Read it and Weep
Summary: Read it and Weep is a good podcast about bad books, movies, and TV. Each week 2.5 comedians and a guest make fun of things like Twilight by Stephanie Meyer, Dear John by Nicholas Sparks, Going Rogue by Sarah Palin, and anything Keanu Reeves has been in.
Fox has always answered the tough questions. Who is the next American Idol? What would happen if some people got lost on an Island and then nothing made sense for six seasons? What would happen if some of the most annoying kids in high school were played by 30 year old broadway stars? If you've always wanted to know the answer to that last one, Glee is the show for you. A group of super attractive and talented "misfits" fight for social survival through the power of pop songs, covered by Broadway singers and available on iTunes for a small fee. They sing, they dance, they go to New York to sing and dance, they put purple pianos around the school and then sing and dance. They have crazy love triangles that can only be solved by singing and dancing. Since the show is so low concept, we decide to go the other way by creating some high concepts of our own: "unflinchingly neutral" "orchestral Gulag", and the ingenious "outuendo." Want to know more? Then strap in for a gleediculous ride.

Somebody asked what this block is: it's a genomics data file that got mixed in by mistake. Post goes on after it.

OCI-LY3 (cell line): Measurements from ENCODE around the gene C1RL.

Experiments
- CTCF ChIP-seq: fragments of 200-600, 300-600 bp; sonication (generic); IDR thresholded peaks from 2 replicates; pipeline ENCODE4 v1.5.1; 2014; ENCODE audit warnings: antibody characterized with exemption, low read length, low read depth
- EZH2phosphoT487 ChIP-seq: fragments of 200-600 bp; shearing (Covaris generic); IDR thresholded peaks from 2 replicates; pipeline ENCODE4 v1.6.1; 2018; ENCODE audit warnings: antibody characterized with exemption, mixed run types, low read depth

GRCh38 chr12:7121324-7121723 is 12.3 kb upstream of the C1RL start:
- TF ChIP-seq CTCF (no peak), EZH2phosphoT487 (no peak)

Just look at her mask. You see how crappy that is? How it's weird and you're not sure why anybody thought it was a good idea? That's the whole movie right there. In 2004, the woman of cat was split off from the Batman franchise, hoping to start a girl-kicking-ass super hero series of it's own. The only thing that got in the way was dreadful screen writing, stupid jokes, a nonsensical plot, bad acting, a confusing back story, a boring love interest, cheap looking CG, unlikable characters, a lack of onscreen chemistry, and a ridiculous villain. And probably a few other things. Fortunately we skewer this movie and answer some big questions: Would cat zombies still be cute? Yes. What sport would be the cutest for cats to play? Rugby. Is Chris racist? Probably.
Kids are so adorable. They ask questions we aren't brave enough to and they can't tell the difference between dreams and reality. Small town pastors are so adorable. They comfort people in their community and can't tell the difference between their kids' dreams and reality. And they write books about it. When he was only 3-years-old, Colton Burpo had emergency surgery for a ruptured appendix. While under general anesthesia, he had a dream he went to heaven and Jesus won't let him have a sword and there were multi-colored unicorns. His dad believed it was real and, with help from the ghost writer of Going Rogue, writes a boring book about it. We interview pediatric emergency specialist Dr. Brian about these events and, because we're children ourselves, poop and wangoplasty. And lastly, Jesus looks a lot like Kenny Loggins.